Slipcasting Plates

How to design molds for slipcast plates, platters, shallow bowls and similar forms


   It would be great if there were a perfect way to do slipcast plates. Unfortunately, although there are several different ways to do this, each have their own problems and  limitations. 

   In industry, flat or open ware( like plates, platters and low bowls) are usually made by some form of either pressing or jiggering…techniques that require an investment in machinery, installation, and molds or dies. These kinds of forms are rarely slipcast in mass production. In smaller-scale studio production, plates sometimes must be slipcast because that is the available technology. 

   Plates are slipcast either by Drain-casting or Solid-casting. Here I will describe these techniques, and point out the benefits and difficulties of each

 

Drain-casting

 One option is to drain-cast the plate like any other typical slipcast product. An open mold is filled, a period of time elapses as the slip casts up against the working surface of the plaster mold, then the mold is inverted to drain, leaving behind the cast. 

Pro:

- The mold is an open, one-part mold. The modelmaking (simple, solid model) and moldmaking (one-part mold))  are relatively easy.

- Slipcasting plates in a one piece mold is a simple operation

- Sometimes it is a benefit that the freshly cast piece is available to decorate while soft and still supported in the mold. Also, the piece can partially dry in the mold for stability.

Con:

- The most important surface of the plate- the face- is created by the draining of the slip, not by a mold surface. This requires good technique and well-prepared slip to get a clean surface, and/or some finishing work down the road.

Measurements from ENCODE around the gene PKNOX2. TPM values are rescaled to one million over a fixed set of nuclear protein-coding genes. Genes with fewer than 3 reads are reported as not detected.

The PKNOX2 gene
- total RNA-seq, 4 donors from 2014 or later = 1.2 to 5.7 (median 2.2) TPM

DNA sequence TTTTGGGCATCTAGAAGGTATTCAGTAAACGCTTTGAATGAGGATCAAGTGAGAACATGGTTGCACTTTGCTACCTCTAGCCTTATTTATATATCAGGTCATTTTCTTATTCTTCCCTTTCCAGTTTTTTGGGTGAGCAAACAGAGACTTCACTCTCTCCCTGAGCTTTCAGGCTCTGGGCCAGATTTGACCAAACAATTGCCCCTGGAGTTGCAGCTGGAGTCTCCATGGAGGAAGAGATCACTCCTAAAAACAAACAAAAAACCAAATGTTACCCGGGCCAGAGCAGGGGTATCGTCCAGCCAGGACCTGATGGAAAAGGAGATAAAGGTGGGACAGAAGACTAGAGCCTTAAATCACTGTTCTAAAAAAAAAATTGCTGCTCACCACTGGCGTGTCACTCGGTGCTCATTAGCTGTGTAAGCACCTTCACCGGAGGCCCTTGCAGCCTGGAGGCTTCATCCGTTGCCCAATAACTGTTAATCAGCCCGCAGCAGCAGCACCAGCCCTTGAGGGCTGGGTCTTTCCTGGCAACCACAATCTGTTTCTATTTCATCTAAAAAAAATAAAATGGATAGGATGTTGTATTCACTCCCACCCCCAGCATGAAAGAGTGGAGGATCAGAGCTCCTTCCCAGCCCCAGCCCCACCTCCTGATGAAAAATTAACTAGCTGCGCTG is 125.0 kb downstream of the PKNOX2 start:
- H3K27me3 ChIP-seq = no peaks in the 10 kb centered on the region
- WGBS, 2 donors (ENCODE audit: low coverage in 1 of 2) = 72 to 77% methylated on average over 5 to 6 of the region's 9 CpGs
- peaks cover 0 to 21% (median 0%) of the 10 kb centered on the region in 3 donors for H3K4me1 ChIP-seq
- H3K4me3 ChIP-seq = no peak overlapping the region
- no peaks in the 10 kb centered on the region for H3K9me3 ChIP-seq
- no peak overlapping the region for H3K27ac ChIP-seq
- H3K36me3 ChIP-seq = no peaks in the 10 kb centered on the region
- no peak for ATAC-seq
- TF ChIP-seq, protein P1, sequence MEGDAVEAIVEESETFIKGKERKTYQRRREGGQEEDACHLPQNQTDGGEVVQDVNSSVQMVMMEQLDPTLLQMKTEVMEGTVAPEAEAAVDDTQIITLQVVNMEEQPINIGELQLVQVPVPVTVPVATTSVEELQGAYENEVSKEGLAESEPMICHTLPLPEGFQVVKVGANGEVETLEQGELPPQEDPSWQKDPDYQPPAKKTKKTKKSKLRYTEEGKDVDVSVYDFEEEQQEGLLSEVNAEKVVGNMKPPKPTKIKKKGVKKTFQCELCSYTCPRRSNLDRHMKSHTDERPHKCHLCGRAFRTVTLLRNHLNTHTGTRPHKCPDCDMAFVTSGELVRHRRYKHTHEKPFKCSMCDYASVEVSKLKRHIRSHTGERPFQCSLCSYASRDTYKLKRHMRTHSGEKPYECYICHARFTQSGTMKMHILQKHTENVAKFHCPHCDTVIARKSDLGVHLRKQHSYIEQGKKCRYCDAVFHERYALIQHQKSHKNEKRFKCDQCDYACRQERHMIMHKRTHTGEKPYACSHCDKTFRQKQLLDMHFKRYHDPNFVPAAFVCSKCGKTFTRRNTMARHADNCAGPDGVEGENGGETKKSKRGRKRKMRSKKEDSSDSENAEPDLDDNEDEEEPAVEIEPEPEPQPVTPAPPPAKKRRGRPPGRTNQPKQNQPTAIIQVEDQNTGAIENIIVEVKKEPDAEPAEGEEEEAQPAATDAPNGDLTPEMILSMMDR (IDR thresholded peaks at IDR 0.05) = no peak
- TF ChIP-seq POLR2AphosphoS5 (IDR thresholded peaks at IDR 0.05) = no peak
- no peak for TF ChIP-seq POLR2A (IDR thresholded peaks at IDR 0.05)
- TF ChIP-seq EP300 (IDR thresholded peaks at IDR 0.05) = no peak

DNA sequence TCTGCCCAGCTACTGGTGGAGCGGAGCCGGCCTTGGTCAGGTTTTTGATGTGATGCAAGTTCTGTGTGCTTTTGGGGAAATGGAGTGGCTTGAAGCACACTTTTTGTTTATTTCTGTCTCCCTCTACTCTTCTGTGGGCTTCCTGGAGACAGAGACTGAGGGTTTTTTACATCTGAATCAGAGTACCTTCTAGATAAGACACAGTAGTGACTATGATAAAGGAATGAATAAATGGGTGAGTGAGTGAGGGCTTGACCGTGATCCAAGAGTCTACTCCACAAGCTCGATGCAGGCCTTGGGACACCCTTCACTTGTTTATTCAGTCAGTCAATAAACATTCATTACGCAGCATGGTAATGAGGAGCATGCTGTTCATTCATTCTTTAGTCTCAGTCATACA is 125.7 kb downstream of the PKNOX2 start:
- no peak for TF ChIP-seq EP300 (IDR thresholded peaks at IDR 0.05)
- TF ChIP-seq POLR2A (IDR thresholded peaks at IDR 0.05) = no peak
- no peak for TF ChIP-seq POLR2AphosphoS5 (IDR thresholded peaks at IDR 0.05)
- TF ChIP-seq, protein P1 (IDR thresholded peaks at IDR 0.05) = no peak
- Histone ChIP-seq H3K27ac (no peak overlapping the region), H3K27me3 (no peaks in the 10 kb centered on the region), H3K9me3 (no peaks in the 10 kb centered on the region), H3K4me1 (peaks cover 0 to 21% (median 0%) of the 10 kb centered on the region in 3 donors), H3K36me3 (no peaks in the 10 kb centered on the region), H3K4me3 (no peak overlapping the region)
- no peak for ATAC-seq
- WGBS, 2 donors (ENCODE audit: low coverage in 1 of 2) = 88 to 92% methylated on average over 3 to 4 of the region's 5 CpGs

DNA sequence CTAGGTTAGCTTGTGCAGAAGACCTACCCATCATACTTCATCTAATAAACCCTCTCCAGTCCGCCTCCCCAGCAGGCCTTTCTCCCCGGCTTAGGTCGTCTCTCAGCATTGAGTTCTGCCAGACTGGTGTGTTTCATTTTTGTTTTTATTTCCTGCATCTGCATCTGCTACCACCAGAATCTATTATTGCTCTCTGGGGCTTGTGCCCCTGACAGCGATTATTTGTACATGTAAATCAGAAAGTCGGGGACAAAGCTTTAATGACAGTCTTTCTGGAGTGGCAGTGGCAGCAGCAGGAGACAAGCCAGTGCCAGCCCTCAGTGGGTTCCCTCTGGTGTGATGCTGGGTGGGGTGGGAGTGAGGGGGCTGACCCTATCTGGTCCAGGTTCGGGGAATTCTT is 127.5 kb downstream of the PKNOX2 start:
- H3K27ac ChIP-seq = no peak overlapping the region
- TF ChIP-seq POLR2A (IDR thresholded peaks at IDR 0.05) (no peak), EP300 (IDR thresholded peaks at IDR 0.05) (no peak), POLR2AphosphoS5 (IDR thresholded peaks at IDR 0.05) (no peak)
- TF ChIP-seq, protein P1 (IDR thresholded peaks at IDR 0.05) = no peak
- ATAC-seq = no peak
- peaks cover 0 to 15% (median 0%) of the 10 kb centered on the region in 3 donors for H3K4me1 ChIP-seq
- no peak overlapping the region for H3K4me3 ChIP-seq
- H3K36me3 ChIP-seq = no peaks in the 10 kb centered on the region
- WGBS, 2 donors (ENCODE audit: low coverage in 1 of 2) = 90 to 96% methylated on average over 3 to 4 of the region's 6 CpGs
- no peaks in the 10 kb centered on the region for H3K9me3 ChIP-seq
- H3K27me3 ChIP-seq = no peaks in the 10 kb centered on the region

-  The wall thickness is controlled only by the casting time and the mold/slip conditions, not by the mold itself, thus it's harder to keep the plates of consistent weight.

-  No molded details or crisp transitions are possible on the face of the plate. 

- The foot ring on the underside must be subtle (or nonexistent) because it will be reflected in the face of the plate. 

Drain-cast mold for a platter  

Drain-cast platter mold with recess in back, fits wheel head

Filling the mold

Draining the mold

Trimming the mold

Finishing the platter on the wheel

Drain-cast molds for large platter. Molds are filled, then drained, then trim ring cut off. In this case, I made the molds to fit on my wheel head, and finished the face of the platter on the wheel. 


Solid-casting

  A plate can also be solid-cast with a two-piece mold, creating both the face and the back of the plate. 

Pro:

- The face and the back of the plate are both formed by the mold, allowing for clean surfaces, crisp transitions and molded detail or decoration.

- The thickness (weight) of the plate is consistently determined by the mold.

- Features such as a foot ring may not "telegraph" through the plate to the other side.

Con:

- The creation of the thin-section model and the two-part mold are more complex and demanding of precision plaster craft. 

- Solid-cast plates can be difficult to produce due to the initial clay shrinkage. The mold section that creates the face of the plate is a positive core (like what a studio potter calls a "hump mold".)  As the clay sets up in the mold, it begins to shrink and compresses on to the core. Often this causes the cast to be difficult (or impossible) to demold without distortion, or alternatively, the piece cracks in the mold. Of course, the greater the depth of a bowl or plate, the greater the problem of the piece "grabbing" the core side of the mold.